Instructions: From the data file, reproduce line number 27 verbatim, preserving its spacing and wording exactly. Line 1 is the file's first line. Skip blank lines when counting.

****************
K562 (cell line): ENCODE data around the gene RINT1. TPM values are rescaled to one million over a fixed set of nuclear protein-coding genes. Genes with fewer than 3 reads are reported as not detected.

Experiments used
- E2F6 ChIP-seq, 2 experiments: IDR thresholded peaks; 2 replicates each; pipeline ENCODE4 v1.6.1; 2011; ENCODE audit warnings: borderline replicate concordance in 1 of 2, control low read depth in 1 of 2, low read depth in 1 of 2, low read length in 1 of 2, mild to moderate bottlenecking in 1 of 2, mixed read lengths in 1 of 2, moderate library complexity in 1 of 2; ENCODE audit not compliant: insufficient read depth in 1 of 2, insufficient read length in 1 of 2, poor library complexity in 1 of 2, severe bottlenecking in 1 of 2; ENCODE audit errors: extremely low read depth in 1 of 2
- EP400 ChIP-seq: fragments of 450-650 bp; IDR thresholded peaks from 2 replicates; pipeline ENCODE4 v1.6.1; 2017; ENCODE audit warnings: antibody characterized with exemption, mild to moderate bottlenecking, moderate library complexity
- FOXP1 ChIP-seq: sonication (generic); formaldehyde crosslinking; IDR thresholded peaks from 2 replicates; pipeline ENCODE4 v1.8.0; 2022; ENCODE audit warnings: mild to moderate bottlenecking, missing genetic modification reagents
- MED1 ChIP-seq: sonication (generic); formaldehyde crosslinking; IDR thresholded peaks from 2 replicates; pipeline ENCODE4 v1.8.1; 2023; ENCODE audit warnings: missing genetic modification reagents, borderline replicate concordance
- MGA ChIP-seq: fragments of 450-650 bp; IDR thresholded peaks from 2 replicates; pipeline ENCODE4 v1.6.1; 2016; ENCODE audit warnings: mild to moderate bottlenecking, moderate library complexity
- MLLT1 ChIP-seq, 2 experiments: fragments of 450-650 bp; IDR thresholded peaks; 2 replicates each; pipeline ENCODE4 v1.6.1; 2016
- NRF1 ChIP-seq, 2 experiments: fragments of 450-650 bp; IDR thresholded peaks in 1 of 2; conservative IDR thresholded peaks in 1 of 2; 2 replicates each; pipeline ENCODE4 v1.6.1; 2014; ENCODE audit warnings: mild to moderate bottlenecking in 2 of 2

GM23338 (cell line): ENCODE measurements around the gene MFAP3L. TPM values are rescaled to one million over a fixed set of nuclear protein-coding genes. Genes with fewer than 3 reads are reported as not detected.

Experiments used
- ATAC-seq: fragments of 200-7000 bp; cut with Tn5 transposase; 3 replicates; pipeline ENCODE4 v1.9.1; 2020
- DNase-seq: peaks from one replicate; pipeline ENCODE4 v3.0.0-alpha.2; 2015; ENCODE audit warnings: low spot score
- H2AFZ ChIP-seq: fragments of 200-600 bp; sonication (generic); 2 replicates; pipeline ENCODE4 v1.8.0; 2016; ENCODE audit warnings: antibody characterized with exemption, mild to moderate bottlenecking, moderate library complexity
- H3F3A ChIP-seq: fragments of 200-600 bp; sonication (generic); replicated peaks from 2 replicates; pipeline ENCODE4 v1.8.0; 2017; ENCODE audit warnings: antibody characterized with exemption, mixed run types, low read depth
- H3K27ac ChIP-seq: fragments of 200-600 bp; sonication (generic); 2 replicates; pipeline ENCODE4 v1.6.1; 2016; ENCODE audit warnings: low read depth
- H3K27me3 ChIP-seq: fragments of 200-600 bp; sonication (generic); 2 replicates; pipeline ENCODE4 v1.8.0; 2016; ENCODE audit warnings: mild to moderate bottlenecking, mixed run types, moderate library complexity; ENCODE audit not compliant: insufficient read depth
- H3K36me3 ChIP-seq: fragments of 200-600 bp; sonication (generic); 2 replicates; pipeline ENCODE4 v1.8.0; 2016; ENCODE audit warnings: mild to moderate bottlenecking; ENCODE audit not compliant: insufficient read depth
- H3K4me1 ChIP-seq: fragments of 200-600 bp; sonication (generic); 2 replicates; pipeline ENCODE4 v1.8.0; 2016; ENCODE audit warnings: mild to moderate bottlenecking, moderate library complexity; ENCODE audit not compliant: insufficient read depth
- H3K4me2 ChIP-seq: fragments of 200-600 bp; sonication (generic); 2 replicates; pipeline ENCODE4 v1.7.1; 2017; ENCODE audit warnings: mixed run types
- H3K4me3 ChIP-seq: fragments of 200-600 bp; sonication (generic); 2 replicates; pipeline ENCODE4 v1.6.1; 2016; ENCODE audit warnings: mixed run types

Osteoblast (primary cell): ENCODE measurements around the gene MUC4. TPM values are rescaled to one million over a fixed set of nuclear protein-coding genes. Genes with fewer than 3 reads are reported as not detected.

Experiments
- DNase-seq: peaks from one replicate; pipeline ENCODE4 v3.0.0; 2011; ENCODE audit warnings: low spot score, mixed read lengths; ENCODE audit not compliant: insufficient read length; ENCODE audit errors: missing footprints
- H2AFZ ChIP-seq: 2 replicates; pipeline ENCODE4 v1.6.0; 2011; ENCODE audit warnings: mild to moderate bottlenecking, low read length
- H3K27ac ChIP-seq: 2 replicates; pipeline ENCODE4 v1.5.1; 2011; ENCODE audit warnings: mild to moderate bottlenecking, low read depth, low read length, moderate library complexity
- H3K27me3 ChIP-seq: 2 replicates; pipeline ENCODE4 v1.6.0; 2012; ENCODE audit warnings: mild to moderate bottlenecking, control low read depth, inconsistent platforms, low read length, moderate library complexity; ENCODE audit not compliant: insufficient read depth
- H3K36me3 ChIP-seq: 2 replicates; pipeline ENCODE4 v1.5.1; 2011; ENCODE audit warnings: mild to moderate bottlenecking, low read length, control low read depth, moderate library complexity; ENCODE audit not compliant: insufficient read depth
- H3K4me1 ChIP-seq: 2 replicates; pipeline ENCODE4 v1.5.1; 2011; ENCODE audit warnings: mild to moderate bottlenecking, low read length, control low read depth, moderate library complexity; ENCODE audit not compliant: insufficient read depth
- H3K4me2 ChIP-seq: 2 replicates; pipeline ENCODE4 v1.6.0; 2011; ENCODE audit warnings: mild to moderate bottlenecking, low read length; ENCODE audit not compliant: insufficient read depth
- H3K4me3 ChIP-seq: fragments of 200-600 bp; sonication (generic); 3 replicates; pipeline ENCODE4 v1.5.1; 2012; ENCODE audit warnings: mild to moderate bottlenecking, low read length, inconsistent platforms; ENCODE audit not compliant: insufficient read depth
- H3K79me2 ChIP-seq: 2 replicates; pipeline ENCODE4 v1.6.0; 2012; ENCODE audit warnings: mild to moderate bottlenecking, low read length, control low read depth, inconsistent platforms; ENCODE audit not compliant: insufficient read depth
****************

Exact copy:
- H3K27me3 ChIP-seq: 2 replicates; pipeline ENCODE4 v1.6.0; 2012; ENCODE audit warnings: mild to moderate bottlenecking, control low read depth, inconsistent platforms, low read length, moderate library complexity; ENCODE audit not compliant: insufficient read depth